I, TONYA – movie review

  • I, TONYA

    Neon
    Director:  Craig Gillespie
    Screenwriter:  Steven Rogers
    Cast:  Margot Robbie, Sebastian Stan, Allison Janney, Paul Walter Hauser, Julianne Nicholson, Bobby Cannavale
    Screened at: Critics’ DVD, NYC, 12/7/17
    Opens: December 7, 2017
    I, Tonya - Movie Poster (thumbnail)  9 versions
    Poster
     3375*5000 px

    The sports movie of the year is not about boxing or wrestling, baseball or football; and the sport does not include men.  The film is “I, Tonya,” well on its way toward gaining nominations and wins from scores of groups handing out end-year awards.  What makes it tops?  That’s because it combines some dramatic footage on ice ranks devoted to figure skating champions with a brilliant look at a socioeconomic class, parts of which have no problem insulting, hitting, bashing, even crippling those who stand in their way or who are defiant.  In other words “the deplorables.”   “I, Tonya” also takes on the themes of a psychological thriller, a crime story, one that involves Tonya Harding, a top-flight, Olympic-level figure skater who was banned from skating for life by a federal judge who found her guilty of interfering with a prosecution. (I didn’t think a judge had that authority, which I thought rested with boards such as that governing the Olympics, but there’s a lot I learned and possibly much that you too will come away with after seeing this exceptional drama.)

    Australian director Craig Gillespie, whose principal movie before this one, “Lars and the Real Girl” (a delusional young man strikes up a relationships with a doll), focuses this time on a different kind of doll, one that is very much alive, passionate, planning and negotiating, an athlete who is not simply another muscular guy who gets interviewed on TV but whose entire life is a worthy subject for a drama.  With some of the cast talking directly to the audience to fill us in on what’s going on, “I, Tonya” stars Margot Robbie as a 15-year-old right up to her 25th year: credit the wig people and makeup artists for converting a classy-looking actress as a hardscrabble, working-class woman who had in at least one instance is looked over by as a representative of her sport because she does not radiate a wholesome, family manner.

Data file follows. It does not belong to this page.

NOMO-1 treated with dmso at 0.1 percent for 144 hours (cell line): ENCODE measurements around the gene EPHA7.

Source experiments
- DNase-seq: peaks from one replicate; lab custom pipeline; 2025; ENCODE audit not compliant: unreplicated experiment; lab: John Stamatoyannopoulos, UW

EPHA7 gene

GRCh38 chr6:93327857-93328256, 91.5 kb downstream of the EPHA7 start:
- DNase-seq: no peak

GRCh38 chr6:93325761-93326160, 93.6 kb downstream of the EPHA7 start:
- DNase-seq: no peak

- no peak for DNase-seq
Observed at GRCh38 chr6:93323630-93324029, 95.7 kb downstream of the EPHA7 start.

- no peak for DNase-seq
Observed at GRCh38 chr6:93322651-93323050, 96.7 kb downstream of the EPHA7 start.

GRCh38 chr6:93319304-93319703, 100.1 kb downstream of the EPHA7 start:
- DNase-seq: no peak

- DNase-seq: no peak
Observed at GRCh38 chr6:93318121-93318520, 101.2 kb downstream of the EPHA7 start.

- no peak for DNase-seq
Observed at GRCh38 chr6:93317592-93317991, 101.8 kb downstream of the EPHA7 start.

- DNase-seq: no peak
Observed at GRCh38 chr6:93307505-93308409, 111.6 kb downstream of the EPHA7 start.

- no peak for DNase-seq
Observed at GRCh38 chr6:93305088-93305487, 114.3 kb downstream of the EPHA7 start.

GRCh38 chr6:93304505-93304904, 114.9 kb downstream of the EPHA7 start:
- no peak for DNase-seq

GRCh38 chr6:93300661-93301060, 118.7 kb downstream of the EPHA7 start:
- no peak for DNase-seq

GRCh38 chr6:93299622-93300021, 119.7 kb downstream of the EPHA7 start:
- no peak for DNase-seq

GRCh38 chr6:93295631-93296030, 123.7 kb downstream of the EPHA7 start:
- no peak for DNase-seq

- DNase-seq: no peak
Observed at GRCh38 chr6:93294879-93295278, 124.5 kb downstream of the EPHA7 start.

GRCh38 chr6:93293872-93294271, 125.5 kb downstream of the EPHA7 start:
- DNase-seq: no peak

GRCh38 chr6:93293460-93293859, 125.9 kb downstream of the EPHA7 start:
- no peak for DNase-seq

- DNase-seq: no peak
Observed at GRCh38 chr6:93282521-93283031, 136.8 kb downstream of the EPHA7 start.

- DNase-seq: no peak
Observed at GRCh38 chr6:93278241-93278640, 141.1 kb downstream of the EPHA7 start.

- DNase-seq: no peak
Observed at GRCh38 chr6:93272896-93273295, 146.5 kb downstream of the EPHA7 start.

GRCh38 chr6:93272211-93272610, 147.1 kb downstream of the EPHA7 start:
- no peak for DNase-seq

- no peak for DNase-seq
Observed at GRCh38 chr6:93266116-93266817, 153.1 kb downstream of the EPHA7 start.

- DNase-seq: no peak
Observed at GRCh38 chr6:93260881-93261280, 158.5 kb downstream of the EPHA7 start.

Not wholesome?  Ask her mother, Allison Janney in a major supporting role as LaVona Golden, a cussing, cigarillo smoking, matriarch who might sometimes bash her daughter but who spends every dime of the money she earns as a coffee shop waitress on coaches for her daughter’s skating career.  Not knowing any better, Tonya, eager to leave her mother’s nest, marries Jeff Gillooly (Sebastian Stan), whose mustache is the object of his mother-in-law’s guffaws, and who gives Tonya the violent treatment that she thinks she deserves.  He is, however, interested in advancing his wife’s career—never mind that she at one point took out a protection order—to the extent that he plots with his friend and “bodyguard” Shawn Eckhardt (Paul Walter Hauser) to break the knee of Tonya’s leading competitor, Nancy Kerrigan (Caitlin Carver).  Bad move, one that not only fails to advance Tonya’s career but winds up with prison sentences for Gillooly and Eckhardt.

    Watch the snappy skating scenes, though I’m not sure I know how they get to show Margot Robbie’s face close up and convince us that it is she, the actress, who is actually skating.  A nice role as well for her coach, Diane Rawlinson (Julianne Nicholson) with a cameo for a hard copy producer, Bobby Cannavale, who from time to time lets us in on the progress of the story.

    Rated R.  119 minutes.  © Harvey Karten, Member, New York Film Critics Online

    Story – A-

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